Dental issues remain a significant cause of opioid prescriptions among teens and young adults, according to researchers at the Division of Emergency Medicine at Boston Children’s Hospital and the Division of Pediatrics and Emergency Medicine at Harvard Medical School.
“Teens and young adults are highly susceptible to misusing and becoming addicted to opioids,” said study author Florence Bourgeois, MD, MPH, of the Division of Emergency Medicine at Boston Children’s Hospital.
“We decided to take a look at 10 years of opioid prescribing to youth aged 13 to 22 years, and we found the results concerning,” said Bourgeois.
“We set out to get a comprehensive snapshot of opioid prescribing to youth that could guide efforts to reduce prescribing,” said author Joel Hudgins, MD, of the Division of Emergency Medicine at Boston Children’s Hospital.
The researchers analyzed data from the National Hospital Ambulatory Medical Care Survey and National Ambulatory Medical Care Survey from 2005 to 2015, including visits to emergency departments for adolescents age 13 to 17 and young adults from 18 to 22.
More than 78,000 teens and young adults visited an emergency room or outpatient clinic during the study period. Nearly 15% of emergency department visits ended with an opioid prescription, while outpatient clinics averaged a 3% prescribing rate.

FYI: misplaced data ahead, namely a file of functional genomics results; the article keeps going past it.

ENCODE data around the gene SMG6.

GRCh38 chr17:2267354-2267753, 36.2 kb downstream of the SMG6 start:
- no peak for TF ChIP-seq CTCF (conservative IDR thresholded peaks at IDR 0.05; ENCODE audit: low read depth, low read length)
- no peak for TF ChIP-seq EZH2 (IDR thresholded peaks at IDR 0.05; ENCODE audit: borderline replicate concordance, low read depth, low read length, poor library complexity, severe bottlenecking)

Visits for dental disorders resulted in an opioid prescription in 60% of adolescent visits and 58% of young adult visits. By comparison, 47% of adolescent patients with a collarbone fracture were prescribed an opioid, as were 38% of adolescents with ankle fractures.
“Rates of opioid prescribing were much like those in older adults, when they should be used more sparingly in young people,” said Bourgeois.
“Opioid prescribing was especially common for certain conditions. We think doctors may simply be following long established practices, rather than more recent pain management recommendations,” said Hudgins.
“There were other conditions where alternatives to opioids should be considered,” said Bourgois. “For many of these conditions, there’s good evidence indicating that acetaminophen or ibuprofen works just as well.”
The authors conclude that these findings can help guide initiatives designed to reduce excessive opioid prescriptions, especially as research continues to further define and address the opioid epidemic in this high-risk population.
The study, “Trends in Opioid Prescribing for Adolescents and Young Adults in Ambulatory Care Settings,” was published by Pediatrics.